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Home Savings Makes $70-Billion Pledge

Finance: Thrift says it will follow through on half that low-income-lending amount even if bid to acquire Great Western fails.

March 21, 1997|DON LEE | TIMES STAFF WRITER

Building community support for its hostile takeover bid for Great Western, Home Savings of America on Thursday pledged $70 billion in loans to lower-income and minority borrowers over 10 years, if the merger goes through.

Home Savings said it will commit to about half of that even if it fails in its bid to acquire Great Western, which has signed an agreement for a friendly merger with Washington Mutual of Seattle.

Home Savings' community reinvestment commitment is the largest ever proposed by a U.S. financial institution, outstripping the $45-billion pledged by Wells Fargo in late 1995 during its successful takeover fight for First Interstate and a $12-billion commitment made by Bank of America several months before it merged with Security Pacific in early 1992.

Lenders have found that these public commitments can help them win important community backing for mergers, which often entail thousands of layoffs and hundreds of branch closures.

Charles Rinehart, chairman of H.F. Ahmanson & Co., which owns Home Savings, said the nation's largest thrift is not making the pledge to avoid confrontation during the regulatory approval process.

"We are making this commitment because it's good business," Rinehart said in a presentation at a Home Savings branch in South-Central Los Angeles, which was rebuilt after being torched during the 1992 riots. Representatives from numerous civil rights, religious and other community-based organizations also were on hand and hailed the move.

Home Savings' commitment also calls for annual charitable contributions equal to at least 2% of after-tax income, of which 80% will go to underserved communities.

"We are ecstatic with this kind of commitment," said David Glover, executive director of the Oakland Citizens Committee for Urban Renewal.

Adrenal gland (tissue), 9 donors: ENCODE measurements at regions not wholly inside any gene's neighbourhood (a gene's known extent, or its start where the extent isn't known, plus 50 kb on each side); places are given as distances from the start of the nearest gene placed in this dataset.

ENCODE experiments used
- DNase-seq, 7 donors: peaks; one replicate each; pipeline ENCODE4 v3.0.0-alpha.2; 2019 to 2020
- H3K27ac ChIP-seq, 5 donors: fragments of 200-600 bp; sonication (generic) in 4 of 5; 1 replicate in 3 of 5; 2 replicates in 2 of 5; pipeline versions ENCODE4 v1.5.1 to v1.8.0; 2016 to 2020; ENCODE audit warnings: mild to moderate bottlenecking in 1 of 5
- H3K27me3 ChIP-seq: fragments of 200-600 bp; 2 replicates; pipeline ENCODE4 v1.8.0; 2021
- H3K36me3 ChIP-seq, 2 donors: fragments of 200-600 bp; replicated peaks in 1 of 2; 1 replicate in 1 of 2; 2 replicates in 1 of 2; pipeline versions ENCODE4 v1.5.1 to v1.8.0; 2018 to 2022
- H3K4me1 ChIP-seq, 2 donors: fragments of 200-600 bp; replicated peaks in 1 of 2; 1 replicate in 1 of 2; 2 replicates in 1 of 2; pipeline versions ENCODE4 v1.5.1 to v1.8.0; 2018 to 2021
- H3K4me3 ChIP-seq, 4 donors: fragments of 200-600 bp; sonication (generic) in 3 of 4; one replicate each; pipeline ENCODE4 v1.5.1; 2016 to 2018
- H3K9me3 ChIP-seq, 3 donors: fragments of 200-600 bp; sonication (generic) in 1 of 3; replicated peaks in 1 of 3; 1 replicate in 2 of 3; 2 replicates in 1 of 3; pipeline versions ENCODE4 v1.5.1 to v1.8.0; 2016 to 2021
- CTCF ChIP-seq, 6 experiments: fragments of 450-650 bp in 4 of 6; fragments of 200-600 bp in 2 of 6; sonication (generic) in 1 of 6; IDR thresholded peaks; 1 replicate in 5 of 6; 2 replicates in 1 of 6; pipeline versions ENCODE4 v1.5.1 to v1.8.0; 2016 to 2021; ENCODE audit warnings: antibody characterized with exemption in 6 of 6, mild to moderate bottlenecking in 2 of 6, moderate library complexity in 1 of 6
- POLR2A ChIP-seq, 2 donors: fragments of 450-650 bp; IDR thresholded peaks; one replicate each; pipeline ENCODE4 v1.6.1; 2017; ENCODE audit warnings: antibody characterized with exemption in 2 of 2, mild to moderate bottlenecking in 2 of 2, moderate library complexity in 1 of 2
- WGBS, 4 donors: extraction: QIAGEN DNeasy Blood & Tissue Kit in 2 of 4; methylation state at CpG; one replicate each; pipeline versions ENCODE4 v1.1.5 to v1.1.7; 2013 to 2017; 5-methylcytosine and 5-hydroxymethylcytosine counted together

Rinehart's pledge came as Home Savings and Washington Mutual continued their battle to win over shareholders, who will ultimately decide which thrift acquires Great Western. Based on Thursday's closing stock prices, Ahmanson's offer was valued at $47.40 per share, or $6.75 billion, and Washington Mutual's at $45.45 per share, or $6.47 billion.

Financial institutions are not required to make a public commitment on lending in lower-income areas, although they are required to make such loans and are rated by regulators under the Community Reinvestment Act.

Home Savings, like many major California thrifts, has historically enjoyed a strong record of lending to minorities and lower-income borrowers in the inner city. Its latest CRA rating is "outstanding," as is Great Western's and Washington Mutual's.

Last year, Home Savings made $371 million single-family mortgages in lower-income areas and $428 million such loans to minorities, with some overlap between the two.

Nonetheless, last summer Home Savings was criticized by the California Reinvestment Committee, a coalition of 170 organizations, after the thrift stopped making construction loans for apartments. At about the same time, Home Savings acquired 61 First Interstate branches and was moving further toward operating as a bank. Since then, it has been in discussions with the California Reinvestment Committee and the Greenlining Institute. Together they finalized the $70-billion pledge this week.

The commitment includes:

* $45 billion in financing for single-family houses for minorities and borrowers in low- and moderate-income areas.

* $12 billion in various consumer loan products to minorities and individuals in those areas.

* $10 billion in small-business loans, of which 75% would be for less than $50,000 and 30% would be targeted to minorities.

* $3.5 billion for financing apartments, with priority given to nonprofit housing developers.

Bob Gnaizda, general counsel at the Greenlining Institute, a nonprofit group based in San Francisco, said that based on other banks' track records, he believes Home Savings would be able to meet its commitment, probably well within 10 years.

"Usually these goals, as big as they sound, underestimate what a financial institution can do once they focus on these markets," said Alan Fisher, executive director at the California Reinvestment Committee.

Home Savings said it will intensify its marketing, advertising and consumer education programs in minority and underserved communities under the program.

John Gamboa, executive director of the Greenlining Institute, said he and others have tried to hold discussions with Washington Mutual but that executives there have not been responsive. Bill Ehrlich, a Washington Mutual spokesman, said Thursday that his company plans to make a public commitment after meeting with community groups.

On Thursday, Ahmanson shares eased 12.5 cents to $39.50 on the New York Stock Exchange, while Great Western slipped 12.5 cents to $44.25. Washington Mutual was unchanged at $50.50 on Nasdaq.

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